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querido

China vs. USSR era political edit, maybe. example.

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querido

Was the following a "joke" sufficient to save this book which might otherwise have been banned for its friendly treatment of Russians, at that time?

I'm studying a famous old book, "Modern Chinese: A Basic Course", Dover edition 1971 . It was formerly titled "Modern Chinese Reader", first edition 1958, second edition 1963. The original audio was recorded onto discs sometime before 1971 (1963, I think).

Here is the historical background according to Wikipedia:

"The deterioration of Sino-Soviet relations in the late 1950s and early 1960s resulted in tensions along the 4,380 km (2,738 mi) border between China and the Soviet Union. A particularly serious incident occurred in May 1962, when 60,000 ethnic Uyghurs in China's Xinjiang crossed the frontier into the Soviet Union, fleeing desperate economic conditions. Beijing immediately accused the Soviets of subverting the Uighur population, a charge later supported by some Chinese historiography, though never properly substantiated."

So, there was some official anger boiling in 1963.

This book was originally prepared for mainly Russian students in China (I can't remember my authority for that). One of the characters is Russian, and wherever the Russian language is mentioned, it is as 俄文, which should be éwén (Wenlin and nciku). This is the pronunciation on the audio too. Yet, wherever this word appears in the text, the pinyin has apparently been altered (the font is different) to èwén, which corresponds to one word in Wenlin: 饿纹 = 饿 (v. starve; adj. hungry) + 纹 (lines, patterns) = "lines on corners of mouth, foretelling death by starvation" (Wenlin, nciku).

That was ugly, for that time, or for any time.

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yersi

In Taiwanese Mandarin 俄 is pronounced as è when used in the sense of "Russia" or "Russian". You might want to check out this thread.

Considering the time when the book was published I believe it's highly likely that the native speakers involved in making the book were Taiwanese, so it's not a pun or a joke, just a deviation from standard pronunciation which is common to the Taiwanese flavor of Putonghua.

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querido

Thanks.

You're probably right, but my story is pretty good too. :wink:

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Luoman

It`s just an example of old pronunciation which was commom in mainland China. It seemes that after 1950s many characters changed their tone or pronunciation in the mainland, while Taiwan kept it unchanged. The same is true about vocabulary, for example, spoken chinese language is called 汉语 in the mainland since 1950s, while Taiwan keeps more traditional words like 中文 and 华语。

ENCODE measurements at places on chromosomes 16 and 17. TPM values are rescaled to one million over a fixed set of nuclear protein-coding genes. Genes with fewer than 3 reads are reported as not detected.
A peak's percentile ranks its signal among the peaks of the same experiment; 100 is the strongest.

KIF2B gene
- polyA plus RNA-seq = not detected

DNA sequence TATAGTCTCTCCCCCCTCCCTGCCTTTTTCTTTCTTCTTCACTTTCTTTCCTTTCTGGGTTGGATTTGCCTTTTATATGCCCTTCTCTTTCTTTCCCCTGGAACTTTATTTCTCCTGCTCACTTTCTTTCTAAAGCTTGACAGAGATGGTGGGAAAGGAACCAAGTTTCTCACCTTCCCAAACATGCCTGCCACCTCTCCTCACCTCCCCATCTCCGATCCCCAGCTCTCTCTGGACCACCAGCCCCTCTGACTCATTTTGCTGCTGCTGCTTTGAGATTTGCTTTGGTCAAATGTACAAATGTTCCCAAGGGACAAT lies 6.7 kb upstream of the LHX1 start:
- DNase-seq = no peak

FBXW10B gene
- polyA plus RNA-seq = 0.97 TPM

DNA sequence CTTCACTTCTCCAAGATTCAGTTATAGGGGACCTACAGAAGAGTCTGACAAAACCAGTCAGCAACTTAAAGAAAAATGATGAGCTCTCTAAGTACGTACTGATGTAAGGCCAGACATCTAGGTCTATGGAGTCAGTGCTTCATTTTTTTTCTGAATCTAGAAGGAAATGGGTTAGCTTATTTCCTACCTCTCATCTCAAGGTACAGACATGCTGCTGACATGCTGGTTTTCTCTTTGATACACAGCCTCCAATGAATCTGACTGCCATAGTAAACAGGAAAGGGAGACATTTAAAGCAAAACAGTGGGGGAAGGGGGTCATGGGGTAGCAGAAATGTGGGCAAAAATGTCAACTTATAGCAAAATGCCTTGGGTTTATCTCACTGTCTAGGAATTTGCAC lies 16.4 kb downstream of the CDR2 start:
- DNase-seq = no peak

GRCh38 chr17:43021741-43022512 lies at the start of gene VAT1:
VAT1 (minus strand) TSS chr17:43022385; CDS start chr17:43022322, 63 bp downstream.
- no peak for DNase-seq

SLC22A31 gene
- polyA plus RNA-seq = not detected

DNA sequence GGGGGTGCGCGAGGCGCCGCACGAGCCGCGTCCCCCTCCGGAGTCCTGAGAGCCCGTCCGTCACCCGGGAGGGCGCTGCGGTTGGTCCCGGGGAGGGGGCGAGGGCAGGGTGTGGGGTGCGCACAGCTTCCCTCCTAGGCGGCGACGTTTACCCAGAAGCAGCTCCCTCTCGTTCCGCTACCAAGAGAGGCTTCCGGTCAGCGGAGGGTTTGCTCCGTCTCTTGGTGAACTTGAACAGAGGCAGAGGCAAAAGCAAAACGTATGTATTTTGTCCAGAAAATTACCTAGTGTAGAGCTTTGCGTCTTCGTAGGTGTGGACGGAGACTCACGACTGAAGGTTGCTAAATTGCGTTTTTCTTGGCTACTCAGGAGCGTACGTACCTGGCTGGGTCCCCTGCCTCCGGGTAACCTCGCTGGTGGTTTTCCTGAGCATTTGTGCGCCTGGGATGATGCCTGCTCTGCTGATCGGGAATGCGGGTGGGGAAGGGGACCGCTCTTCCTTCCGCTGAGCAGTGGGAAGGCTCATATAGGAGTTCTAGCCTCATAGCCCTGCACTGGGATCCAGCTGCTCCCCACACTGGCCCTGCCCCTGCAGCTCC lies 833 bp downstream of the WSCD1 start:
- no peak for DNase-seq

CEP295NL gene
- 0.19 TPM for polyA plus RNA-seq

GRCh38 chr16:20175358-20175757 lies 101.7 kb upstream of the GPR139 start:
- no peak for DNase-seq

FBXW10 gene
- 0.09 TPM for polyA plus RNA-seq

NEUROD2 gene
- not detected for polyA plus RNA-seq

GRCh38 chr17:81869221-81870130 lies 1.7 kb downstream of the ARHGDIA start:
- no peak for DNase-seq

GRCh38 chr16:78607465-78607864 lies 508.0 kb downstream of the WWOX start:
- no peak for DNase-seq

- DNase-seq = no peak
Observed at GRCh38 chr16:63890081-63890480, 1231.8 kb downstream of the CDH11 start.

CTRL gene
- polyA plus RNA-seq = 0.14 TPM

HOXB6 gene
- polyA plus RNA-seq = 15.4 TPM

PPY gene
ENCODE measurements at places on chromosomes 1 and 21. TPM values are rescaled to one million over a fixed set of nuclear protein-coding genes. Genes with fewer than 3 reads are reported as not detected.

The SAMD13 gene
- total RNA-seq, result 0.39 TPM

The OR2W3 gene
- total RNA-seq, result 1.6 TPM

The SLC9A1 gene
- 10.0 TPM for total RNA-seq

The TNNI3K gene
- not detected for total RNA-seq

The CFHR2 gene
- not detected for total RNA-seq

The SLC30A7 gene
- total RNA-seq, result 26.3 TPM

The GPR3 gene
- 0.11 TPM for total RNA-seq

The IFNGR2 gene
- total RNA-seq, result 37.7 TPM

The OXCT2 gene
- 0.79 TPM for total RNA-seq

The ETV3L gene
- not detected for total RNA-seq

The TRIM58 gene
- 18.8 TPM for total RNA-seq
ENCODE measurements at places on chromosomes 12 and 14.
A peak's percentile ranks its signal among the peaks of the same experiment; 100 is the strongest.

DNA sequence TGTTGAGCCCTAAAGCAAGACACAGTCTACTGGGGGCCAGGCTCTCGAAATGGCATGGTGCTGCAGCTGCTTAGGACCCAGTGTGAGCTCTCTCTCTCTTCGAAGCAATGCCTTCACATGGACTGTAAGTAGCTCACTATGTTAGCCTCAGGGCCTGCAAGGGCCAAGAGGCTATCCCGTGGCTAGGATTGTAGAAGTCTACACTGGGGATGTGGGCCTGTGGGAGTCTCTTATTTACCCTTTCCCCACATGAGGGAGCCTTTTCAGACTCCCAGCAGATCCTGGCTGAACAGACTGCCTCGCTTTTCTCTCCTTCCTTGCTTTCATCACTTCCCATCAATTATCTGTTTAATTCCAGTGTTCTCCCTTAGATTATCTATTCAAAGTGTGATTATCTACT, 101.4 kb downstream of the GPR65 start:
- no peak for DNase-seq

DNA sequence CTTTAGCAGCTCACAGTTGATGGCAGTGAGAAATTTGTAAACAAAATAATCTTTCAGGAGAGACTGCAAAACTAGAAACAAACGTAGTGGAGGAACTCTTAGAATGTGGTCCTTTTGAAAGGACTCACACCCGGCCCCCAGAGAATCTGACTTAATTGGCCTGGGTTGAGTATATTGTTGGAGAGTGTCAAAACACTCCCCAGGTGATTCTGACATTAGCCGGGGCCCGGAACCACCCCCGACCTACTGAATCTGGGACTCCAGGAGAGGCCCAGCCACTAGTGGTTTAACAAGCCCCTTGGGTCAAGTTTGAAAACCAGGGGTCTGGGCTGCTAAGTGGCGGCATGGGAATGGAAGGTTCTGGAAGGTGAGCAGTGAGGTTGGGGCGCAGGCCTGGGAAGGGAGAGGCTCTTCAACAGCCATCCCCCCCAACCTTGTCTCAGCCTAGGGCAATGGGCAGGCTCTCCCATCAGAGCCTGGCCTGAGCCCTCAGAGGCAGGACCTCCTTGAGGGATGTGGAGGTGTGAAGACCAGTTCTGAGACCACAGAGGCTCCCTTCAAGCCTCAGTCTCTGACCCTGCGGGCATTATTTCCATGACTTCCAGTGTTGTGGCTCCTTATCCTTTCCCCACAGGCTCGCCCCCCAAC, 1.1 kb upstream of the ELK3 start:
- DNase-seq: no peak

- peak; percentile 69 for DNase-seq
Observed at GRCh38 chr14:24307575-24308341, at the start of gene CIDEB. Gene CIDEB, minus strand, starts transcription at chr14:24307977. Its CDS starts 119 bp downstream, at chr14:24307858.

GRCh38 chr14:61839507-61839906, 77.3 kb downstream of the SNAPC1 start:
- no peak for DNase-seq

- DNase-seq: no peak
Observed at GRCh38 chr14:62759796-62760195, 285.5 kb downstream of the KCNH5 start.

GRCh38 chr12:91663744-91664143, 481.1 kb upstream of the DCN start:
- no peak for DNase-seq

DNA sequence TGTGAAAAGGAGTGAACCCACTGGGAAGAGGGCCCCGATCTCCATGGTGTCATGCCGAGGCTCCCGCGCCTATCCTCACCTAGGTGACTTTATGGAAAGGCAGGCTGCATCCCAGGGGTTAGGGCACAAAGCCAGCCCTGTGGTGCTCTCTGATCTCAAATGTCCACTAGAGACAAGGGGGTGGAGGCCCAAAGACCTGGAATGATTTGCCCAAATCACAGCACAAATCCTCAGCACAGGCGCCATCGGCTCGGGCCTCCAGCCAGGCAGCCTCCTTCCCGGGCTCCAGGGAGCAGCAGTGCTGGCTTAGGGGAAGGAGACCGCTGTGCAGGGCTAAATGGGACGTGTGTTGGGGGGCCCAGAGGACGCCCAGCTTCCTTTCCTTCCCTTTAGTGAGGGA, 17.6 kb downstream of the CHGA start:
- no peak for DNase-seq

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ximeng8

No! That book was made in Mainland China, not in Taiwan. I have it too (somewhere)! It mentions that it was made at Peking University and uses lots of "communist" language, as in "I'm going with Comrade --- to the communal store later," etc. Kind of interesting to read.

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chrix

Just for the record: in Taiwan Mandarin, it is no longer pronounced as èguó, but now also as éguó. The MOE dictionary has èguó as 舊音. (but this doesn't invalidate yersi's explanation, in the 1950s, this 舊音 must still have been in use on the mainland as well).

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eatfastnoodle

I remember back in the 90s when Boris Yeltsin was still Russian president, every time I watch news anchored by people with Taiwan accent, I always feel kinda funny cuz in Taiwan Mandarin, he was refereed as e4 luo2 si1 zong3 tong4 ye4 er3 xin1 as opposed to what's standard in Chinese news: e1 luo2 si1 zong3 tong4 ye1 li1 qing1

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Daan
Just for the record: in Taiwan Mandarin, it is no longer pronounced as èguó, but now also as éguó.

I've heard (and made bad jokes about) èguó here on Taiwan, so it looks like the MOE dictionary might be ahead of its time in calling èguó a 舊音. As far as I've been told, they were slightly overzealous a few years ago in amending a lot of pronunciations and definitions, bowing to political pressure to modernise the dictionary.

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chrix

Sorry, to be precise, I meant the "Taiwan Mandarin standard". Of course not everyone follows the standard.

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